Labour, as we know, is a party which has fallen into the hands of a dreamy left-wing idealist who is out of touch with the public, and who has managed to push out the party’s down-to-Earth moderates – people who, like Tony Blair, understand that if Labour wants to win power it must appeal to broad swathes of Middle England. That, at least, is how it seemed until this week. But it all looks a little different after 20 backbench Labour MPs defied the whips to vote against the Chancellor’s decision to raise income tax thresholds. Jeremy Corbyn had instructed his MPs to abstain.
It is astonishing to read the names of the rebels: Yvette Cooper, Liz Kendall, Lucy Powell, Jess Phillips, Margaret Hodge. These are supposed to be Labour’s heirs-to-Blair – the wing of the party desperate to return it to the centre ground. But they seem to have a poor understanding of how Blair won power. Crucially, the former PM and his Chancellor, Gordon Brown, assured middle income taxpayers that they would not raise income tax rates – and stuck to their promise for a whole decade. By doing so, they won the trust of voters who had been put off voting Labour in 1992 when Neil Kinnock was promising higher tax rates for middle earners.
The charge against Hammond’s income tax changes – that they benefit the ‘rich’ while doing nothing for the poor – don’t stand up. No-one earning over £125,000 a year will have anything to gain whatsoever as their tax-free allowance will continue to be reduced to zero. While it is true that someone on £100,000 a year will get to keep a larger sum than someone on £20,000, proportionally the biggest beneficiaries are those earning £12,500 and £50,000 a year – many of the latter will fall into the category of ‘zero hours’ around which Labour focuses so much of its campaigning. As for those on £50,000 a year, that includes a huge swathe of senior teachers, nurses and other public sector workers who ought to form a bedrock of Labour support. In any case, if you offer someone a substantial tax cut their attitude is more likely to be one of pleasure than one of anger that someone else is getting an even bigger one.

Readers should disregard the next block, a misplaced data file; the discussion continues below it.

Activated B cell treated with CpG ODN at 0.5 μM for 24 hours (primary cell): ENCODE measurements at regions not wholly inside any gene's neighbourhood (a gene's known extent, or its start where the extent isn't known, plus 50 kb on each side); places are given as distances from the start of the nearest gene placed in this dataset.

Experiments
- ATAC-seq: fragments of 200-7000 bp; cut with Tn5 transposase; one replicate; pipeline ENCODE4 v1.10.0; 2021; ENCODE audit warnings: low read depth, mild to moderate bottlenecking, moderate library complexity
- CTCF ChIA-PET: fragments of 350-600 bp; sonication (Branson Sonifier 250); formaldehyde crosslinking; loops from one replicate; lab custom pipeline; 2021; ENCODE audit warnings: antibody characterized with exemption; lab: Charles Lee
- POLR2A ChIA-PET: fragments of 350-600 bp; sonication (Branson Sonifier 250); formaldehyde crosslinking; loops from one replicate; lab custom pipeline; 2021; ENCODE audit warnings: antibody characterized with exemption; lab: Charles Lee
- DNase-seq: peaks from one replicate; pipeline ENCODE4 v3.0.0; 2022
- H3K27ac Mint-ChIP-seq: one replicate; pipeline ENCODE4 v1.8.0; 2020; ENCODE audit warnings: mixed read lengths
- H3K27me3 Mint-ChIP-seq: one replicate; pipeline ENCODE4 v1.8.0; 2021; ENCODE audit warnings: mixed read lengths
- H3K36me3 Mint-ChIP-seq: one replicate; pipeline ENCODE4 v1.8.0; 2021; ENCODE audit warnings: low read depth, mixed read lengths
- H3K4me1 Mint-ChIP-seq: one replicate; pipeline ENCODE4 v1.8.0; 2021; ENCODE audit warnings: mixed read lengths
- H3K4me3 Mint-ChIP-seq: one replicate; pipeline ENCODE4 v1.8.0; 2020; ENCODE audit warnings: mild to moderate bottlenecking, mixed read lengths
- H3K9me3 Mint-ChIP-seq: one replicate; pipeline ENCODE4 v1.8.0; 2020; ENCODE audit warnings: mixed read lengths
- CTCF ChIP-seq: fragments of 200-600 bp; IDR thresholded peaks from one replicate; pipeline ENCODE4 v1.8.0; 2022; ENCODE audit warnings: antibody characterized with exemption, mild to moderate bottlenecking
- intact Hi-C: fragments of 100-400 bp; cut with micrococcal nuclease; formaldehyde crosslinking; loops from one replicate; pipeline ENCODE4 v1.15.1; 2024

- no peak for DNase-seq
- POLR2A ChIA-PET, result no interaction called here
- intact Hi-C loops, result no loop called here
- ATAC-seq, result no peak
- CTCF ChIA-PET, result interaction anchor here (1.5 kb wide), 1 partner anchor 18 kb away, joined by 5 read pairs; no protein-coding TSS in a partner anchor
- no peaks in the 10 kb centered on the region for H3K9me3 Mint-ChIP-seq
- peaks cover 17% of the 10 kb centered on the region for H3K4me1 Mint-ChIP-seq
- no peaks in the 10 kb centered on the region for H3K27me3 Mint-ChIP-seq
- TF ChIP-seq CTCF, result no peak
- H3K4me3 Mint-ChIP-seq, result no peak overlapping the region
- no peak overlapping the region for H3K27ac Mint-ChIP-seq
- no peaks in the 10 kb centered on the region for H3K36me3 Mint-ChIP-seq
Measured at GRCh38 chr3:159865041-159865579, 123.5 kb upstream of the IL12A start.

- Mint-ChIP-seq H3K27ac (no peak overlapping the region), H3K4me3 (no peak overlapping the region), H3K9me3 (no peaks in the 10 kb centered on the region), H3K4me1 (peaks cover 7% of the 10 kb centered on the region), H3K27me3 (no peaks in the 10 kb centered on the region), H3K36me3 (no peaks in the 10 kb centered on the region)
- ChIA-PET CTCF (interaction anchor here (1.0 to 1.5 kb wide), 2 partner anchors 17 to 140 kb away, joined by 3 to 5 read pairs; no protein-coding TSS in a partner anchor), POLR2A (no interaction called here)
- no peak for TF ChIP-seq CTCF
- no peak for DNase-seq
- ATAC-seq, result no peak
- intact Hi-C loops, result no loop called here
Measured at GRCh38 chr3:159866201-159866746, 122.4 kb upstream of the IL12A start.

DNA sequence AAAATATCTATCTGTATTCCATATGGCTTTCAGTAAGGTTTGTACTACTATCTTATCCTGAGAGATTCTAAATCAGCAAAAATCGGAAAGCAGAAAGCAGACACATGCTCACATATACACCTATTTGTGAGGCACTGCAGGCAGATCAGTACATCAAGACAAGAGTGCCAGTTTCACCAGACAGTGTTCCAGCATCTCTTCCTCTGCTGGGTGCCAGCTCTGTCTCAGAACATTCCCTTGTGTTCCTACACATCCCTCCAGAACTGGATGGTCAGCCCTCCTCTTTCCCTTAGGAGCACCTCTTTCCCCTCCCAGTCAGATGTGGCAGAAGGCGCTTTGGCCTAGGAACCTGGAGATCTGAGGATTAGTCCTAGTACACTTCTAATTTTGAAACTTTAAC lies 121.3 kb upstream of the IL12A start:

John McDonnell quickly realised this, which is why he said he wouldn’t oppose the rise in allowances, but would stick instead to his proposed tax rises on those earning more than £80,000. In doing so he showed himself more politically astute than those on the right of the Labour party whose electioneering skills have clearly gone somewhat rusty.
Barring a major Tory scandal or truly chaotic Brexit I don’t think Corbyn can quite win an election – he has too much baggage to win over middle-aged and older voters. But on this week’s evidence Labour has a better chance of returning to power under him than they would under Yvette Cooper, Liz Kendall and Andy Burnham – the ‘moderates’ who stood against Corbyn for the leadership in 2015.